Here, while the Greens do allege that DFYS is represented facts regarding Billy’s personal history and character, their allegations do not arise from the invasion of any commercial or financial interests. They serve only to support the Greens’ general theory that DFYS negligently failed to gather and disclose relevant information, andPage 336
thereby caused personal injury to their children. The Greens do not purport to advance a separate claim for the tort of misrepresentation.

In Johnson v. State, the California Supreme Court noted that

“misrepresentation” potentially lends itself to extremely expansive and elusive interpretations. A driver of an automobile who makes a misleading turn signal, for example, literally has “misrepresented” his intentions and subsequent course of conduct. Yet it would be senseless to hold the state liable if its employee failed to make any signal, arguably a “nonrepresentation,” but reach the opposite result if he affirmatively “misrepresented” his intentions.[fn39]

Similarly, it would be senseless here to hold the state liable for failing to gather and disclose relevant information to potential foster parents, while providing immunity for affirmatively misrepresenting Billy’s suitability for foster placement.

We thus agree with the California Supreme Court’s view that a “`misrepresentation,’ as a tort distinct from the general milieu of negligent and intentional wrongs, applies to interferences with financial and commercial interests.”[fn40] We conclude that AS 09.50.250(3) only exempts the state from this type of misrepresentation claim. Because the Greens’ claim against DFYS does not arise from an invasion of financial or commercial interests, AS 09.50.250(3) does not apply. We reverse the superior court’s grant of summary judgment based on this provision.


DFYS owes a duty of due care to disclose relevant information to prospective foster parents. The evidence here, taken in the light most favorable to the Greens, would permit a reasonable jury to find that DFYS breached this duty and that its breach caused the Greens to suffer forseeable injuries. The Greens’ claim for negligent nondisclosure does not allege financial or commercial misrepresentations and so is not subject to dismissal under AS 09.50.250(3). Accordingly, we REVERSE the superior court’s summary judgment orders and REMAND for further proceedings.[fn41]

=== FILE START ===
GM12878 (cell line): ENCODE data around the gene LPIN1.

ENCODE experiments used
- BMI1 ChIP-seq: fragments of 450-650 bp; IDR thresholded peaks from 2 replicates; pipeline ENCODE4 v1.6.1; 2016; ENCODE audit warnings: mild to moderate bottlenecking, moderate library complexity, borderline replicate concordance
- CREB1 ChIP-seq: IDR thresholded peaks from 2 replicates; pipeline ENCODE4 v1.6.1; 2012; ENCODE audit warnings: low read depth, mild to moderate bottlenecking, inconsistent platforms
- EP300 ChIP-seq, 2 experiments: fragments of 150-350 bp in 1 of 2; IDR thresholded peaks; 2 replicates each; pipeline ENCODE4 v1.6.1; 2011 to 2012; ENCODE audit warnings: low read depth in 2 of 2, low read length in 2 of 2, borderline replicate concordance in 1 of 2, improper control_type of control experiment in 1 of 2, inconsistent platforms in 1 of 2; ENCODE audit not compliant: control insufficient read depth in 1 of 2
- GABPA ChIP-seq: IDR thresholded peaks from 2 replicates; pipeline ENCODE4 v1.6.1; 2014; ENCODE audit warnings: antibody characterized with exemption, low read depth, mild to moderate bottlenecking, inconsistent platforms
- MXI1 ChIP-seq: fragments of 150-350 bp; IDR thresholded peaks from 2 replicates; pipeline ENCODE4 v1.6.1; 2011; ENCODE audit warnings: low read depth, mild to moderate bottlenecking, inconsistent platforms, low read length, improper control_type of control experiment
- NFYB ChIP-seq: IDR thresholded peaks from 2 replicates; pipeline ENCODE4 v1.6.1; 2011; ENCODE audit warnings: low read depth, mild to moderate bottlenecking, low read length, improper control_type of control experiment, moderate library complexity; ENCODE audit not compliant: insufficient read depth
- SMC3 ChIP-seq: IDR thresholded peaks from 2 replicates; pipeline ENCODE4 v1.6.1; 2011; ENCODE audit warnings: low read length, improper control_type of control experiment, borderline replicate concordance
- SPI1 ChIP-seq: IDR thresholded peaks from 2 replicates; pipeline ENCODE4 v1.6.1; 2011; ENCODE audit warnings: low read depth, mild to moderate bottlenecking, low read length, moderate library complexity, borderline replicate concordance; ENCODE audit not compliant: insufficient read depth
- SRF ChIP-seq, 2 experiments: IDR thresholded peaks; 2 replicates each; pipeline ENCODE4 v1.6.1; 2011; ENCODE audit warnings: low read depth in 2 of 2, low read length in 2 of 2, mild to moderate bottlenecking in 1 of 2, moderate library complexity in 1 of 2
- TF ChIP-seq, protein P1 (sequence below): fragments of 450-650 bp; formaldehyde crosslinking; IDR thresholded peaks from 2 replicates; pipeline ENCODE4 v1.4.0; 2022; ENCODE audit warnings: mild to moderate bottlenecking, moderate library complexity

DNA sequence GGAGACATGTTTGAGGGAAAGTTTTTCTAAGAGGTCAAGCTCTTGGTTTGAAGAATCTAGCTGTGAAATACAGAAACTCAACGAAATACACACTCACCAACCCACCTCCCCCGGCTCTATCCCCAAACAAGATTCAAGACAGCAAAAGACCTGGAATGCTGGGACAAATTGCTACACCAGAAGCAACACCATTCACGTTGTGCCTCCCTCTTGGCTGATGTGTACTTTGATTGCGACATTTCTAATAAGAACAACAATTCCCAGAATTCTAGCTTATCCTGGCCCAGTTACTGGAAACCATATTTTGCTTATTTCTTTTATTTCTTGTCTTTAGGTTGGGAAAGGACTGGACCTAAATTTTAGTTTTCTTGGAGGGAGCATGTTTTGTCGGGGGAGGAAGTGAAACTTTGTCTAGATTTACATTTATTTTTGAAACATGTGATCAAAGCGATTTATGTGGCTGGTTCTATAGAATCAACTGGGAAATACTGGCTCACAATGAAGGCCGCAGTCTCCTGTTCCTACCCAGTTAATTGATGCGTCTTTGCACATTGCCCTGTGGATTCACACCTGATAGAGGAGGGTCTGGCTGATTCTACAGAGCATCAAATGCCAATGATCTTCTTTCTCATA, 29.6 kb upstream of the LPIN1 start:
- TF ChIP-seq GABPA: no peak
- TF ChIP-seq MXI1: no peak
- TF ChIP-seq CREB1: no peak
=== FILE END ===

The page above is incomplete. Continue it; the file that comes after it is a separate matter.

[fn1] We use pseudonyms for the appellants and members of their family, including their foster son, to protect their privacy.

[fn2] Because we are reviewing an order granting summary judgment against the Greens, our discussion of the facts presents the evidence in the light most favorable to their claim. See Howarth v. State, Public DefenderAgency, 925 P.2d 1330, 1332 (Alaska 1996).

[fn3] The record does not establish how Musgrove obtained this information.

[fn4] See Drake v. Hosley, 713 P.2d 1203, 1205 (Alaska 1986).

[fn5] See Howarth v. State, Public Defender Agency, 925 P.2d 1330,1332 (Alaska 1996).

[fn6] M.A. v. United States, 951 P.2d 851, 854 n. 6 (Alaska 1998) (quoting W. Page Keeton et al., Prosser and Keeton on the Law of Torts
§ 53, at 356 (5th ed. 1984) (“It is better to reserve `duty’ for the problem of the relation between individuals which imposes upon one a legal obligation for the benefit of the other, and to deal with particular conduct in terms of a legal standard of what is required to meet the obligation.”)). See also Division of Corrections v. Neakok,721 P.2d 1121, 1125 (Alaska 1986) (quoting Prosser, Law ofTorts (4th ed. 1971) at 325-26 (“‘Duty,’ as the word is used in negligence law, `is not sacrosanct in itself, but only an expression of the sum total of those considerations of policy which lead the law to say that a particular plaintiff is entitled to protection.'”)).